Over the past couple of flying seasons, I've purchased a few 3D plane kits from Twisted Hobbys. These very durable EPP foam planes exhibited great flight characteristics. With the end of our northern Minnesota flying season at hand, I decided to purchase three more TH kits. I wanted some winter build projects and these looked like good candidates. I also ordered some new Li-po batteries, from RCBattery.com, to match up with the power requirements for these new planes. With the order buttons clicked, I sat back and waited for the batteries and planes to arrive.
One of the planes I received from Twisted Hobbys was the Nemesis, a 31" EPP foam plane. Unlike many of the TH aircraft, the Nemesis doesn't have the typical X profile body that many TH aircraft are designed around. It also has an airfoil wing vs. the flat wing that many of the 3D planes have. Twisted Hobbys has it listed on their website in the "Warbird and Racer" section. There is a same sized TH Mustang that makes a nice flying companion with the Nemesis. Hopefully, one of my flying friends will get one and we can fly these together at the field.
The construction of this plane is straight forward and can be done in under a day if using CA, one of the recommended adhesives. I've grown fond of Foam Tac, from Beacon Adhesives, which takes longer to setup and so extends the build time. Since these kits were bought specifically for winter build projects, I'm certainly in no hurry. Hey, there's nothing wrong with watching movies while the glue dries, right?
This web article is not intended to replace the build instructions that one would download from the Twisted Hobbys website. While I built the Nemesis, I snapped a few photos to include here along with my own comments about them. I hope you find it helpful.
I use a piece of Dow blue insulating foam, used in house construction, as a flat surface for pinning the foam pieces in place while the glue dries. The above pic shows the left and right wing halves as such. I also tape a piece of freezer paper (for wrapping meat) over the blue foam. This keeps any excess glue from bonding my EPP foam to the work surface. I've always had good luck with this Dow foam being straight/flat. You need a flat work surface when building so you don't end up with twisted or crooked wings, tail feathers, etc. Before I start a project, I check my foam board with a long metal straight edge to ensure it is still smooth and flat.
To secure the EPP foam in place while the glue set up, I used T-pins available at the local hobby or craft store (probably office supply stores too). So when you get to a step like this, you turn off your work light and turn on Netflix. It's really a pretty good way to build foam planes, in my opinion.
The Nemesis kit uses two round 1.2mm x 500mm carbon fiber rods to stiffen the wings. These are placed into the slots you cut on both the top and bottom surface of the wing. The body receives a pair of 1.0mm x 500mm carbon fiber rods in pre-cut slots to strengthen it as well. Make sure you are paying attention to the rod diameters when you are gluing them into place. I borrow the venire calipers from my reloading bench to make certain I'm using the correct size CF rods.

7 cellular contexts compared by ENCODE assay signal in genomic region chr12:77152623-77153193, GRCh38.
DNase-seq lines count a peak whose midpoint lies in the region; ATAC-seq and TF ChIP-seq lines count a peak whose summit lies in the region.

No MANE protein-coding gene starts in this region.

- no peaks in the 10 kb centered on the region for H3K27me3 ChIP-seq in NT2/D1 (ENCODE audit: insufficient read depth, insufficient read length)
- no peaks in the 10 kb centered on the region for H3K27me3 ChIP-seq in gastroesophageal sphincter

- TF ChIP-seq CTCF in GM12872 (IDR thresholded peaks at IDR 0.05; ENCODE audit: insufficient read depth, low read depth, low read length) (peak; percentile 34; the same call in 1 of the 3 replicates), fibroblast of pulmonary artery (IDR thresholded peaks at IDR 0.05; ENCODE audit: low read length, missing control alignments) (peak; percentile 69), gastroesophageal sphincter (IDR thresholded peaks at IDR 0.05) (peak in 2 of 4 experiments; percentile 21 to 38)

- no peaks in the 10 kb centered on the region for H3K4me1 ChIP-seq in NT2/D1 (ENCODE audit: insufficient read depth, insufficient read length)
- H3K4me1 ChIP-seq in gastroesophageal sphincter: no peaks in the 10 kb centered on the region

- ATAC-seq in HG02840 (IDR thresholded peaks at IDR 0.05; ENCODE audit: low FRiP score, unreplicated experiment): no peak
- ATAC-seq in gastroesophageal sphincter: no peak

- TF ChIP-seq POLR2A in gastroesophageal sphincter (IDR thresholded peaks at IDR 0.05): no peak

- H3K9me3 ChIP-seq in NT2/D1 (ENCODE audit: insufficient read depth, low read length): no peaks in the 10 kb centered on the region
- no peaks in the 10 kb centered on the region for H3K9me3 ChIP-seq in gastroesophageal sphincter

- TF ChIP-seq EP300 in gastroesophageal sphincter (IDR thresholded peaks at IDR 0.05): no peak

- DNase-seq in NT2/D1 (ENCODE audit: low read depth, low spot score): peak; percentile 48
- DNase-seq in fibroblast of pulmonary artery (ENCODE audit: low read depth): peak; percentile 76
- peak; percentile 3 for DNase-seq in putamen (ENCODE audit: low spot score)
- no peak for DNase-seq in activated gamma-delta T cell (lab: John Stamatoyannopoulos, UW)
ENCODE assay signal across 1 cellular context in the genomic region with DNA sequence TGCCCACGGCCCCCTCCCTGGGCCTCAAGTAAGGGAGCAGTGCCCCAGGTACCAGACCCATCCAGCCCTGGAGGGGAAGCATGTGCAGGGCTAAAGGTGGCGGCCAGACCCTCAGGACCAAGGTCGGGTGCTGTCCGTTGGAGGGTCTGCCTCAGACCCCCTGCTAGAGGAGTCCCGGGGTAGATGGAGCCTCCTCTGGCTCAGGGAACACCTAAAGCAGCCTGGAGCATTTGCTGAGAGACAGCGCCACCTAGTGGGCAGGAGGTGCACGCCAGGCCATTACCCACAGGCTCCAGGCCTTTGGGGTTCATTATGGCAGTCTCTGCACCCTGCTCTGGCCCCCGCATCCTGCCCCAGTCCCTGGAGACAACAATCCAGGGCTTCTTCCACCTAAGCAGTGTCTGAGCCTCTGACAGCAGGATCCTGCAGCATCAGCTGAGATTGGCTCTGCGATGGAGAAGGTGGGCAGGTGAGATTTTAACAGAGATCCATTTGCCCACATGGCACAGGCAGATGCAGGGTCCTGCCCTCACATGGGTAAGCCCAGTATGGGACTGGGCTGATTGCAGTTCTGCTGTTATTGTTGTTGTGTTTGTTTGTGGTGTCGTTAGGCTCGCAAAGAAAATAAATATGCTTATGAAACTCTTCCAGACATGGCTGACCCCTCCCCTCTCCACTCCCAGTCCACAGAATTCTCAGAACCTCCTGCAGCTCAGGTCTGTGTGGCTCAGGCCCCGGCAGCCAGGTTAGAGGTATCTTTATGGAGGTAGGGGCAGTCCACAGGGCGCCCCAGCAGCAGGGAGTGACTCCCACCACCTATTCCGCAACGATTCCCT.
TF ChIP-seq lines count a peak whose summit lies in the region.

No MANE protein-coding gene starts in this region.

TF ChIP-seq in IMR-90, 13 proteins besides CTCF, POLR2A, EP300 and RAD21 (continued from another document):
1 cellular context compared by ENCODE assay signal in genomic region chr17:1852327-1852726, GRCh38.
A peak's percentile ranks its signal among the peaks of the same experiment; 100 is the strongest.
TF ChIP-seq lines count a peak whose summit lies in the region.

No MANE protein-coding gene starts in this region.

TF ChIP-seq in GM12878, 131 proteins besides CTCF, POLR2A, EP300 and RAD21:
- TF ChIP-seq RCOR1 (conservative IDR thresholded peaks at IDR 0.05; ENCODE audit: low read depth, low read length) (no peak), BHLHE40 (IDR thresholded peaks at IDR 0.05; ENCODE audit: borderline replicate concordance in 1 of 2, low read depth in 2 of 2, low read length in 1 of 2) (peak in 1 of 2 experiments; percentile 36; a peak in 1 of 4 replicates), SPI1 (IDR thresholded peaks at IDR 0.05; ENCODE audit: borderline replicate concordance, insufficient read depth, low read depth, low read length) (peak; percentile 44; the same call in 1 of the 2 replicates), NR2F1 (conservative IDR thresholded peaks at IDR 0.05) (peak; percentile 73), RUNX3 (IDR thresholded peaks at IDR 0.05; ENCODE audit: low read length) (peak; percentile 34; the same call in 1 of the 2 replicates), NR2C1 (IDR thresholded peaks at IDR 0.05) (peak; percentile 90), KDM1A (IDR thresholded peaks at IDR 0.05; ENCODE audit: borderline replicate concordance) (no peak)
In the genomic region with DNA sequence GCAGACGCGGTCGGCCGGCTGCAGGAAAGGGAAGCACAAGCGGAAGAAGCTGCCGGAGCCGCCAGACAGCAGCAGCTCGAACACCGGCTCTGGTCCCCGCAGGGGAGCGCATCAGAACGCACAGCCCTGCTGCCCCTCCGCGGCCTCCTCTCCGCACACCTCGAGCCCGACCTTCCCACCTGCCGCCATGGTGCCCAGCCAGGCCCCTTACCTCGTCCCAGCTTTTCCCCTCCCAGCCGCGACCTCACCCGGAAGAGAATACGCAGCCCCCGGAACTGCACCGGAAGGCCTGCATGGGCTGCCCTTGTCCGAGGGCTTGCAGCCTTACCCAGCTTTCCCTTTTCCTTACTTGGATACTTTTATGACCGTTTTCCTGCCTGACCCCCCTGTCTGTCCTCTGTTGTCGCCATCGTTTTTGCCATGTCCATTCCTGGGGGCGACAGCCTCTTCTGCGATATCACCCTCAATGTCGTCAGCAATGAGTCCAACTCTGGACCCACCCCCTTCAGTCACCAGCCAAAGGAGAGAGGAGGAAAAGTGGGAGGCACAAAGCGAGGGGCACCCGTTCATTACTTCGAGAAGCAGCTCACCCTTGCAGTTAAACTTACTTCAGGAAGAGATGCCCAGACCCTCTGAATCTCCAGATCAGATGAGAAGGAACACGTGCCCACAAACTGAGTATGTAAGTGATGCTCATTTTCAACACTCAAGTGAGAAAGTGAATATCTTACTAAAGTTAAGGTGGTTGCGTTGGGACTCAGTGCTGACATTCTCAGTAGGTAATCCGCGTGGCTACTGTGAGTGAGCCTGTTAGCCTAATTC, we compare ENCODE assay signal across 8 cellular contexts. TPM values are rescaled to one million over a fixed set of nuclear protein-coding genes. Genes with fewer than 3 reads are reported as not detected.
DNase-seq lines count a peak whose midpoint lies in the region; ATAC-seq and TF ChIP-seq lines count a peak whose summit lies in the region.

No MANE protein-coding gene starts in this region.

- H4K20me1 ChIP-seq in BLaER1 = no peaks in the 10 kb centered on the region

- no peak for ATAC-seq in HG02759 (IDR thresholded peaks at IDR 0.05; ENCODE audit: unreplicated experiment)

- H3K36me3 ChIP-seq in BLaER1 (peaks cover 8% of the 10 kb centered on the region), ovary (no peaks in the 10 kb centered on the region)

Twisted Hobbys sells their kits without any included electronics. The kits do include all the small parts, such as control horns, clevises, control rods, etc. They also sell a suggested power component kit which includes servos, motor, prop, and an ESC all optimized for the particular model. Depending on how well your spare parts bin is stocked, you may or may not wish to purchase the power kit. Each component in the power kit can also be purchased separately from TH but at a higher per item price. Some TH flyers swear by the quality of the TH power components. For this build, I bought their power kit and one of their 7gr servos was defective. One e-mail to TH and I had a free replacement headed my way in just 24 hours. Their customer service is very good.
The Nemesis uses a single 9 gram aileron servo that is embedded in the wing.
To ensure the servo will work properly once the wing is inserted into the
plane's body, Twisted Hobby included a clearance gauge cut from EPP. It is
used while the wing is being assembled. They
could have said something in their instructions like " Insert the servo 20mm
into the foam" but this would only have been applicable if you were using the
same servo as did the person who wrote the instructions. This way, you
simply position the servo such that the servo arm is centered in the cutout slot
of the gauge. Then, apply some glue and go continue watching that movie
your started earlier.
In this photo, the left and center sections of the fuselage have been glued together. The design allows all of the servo wires, the motor wire, and the ESC wires to be hidden inside of the fuselage once the right side is glued into position. I believe the 3 layered fuselage that is glued together is stronger than a single piece of foam. I say this because when I've repaired a foam plane, I've never seen the glued joint fail again.
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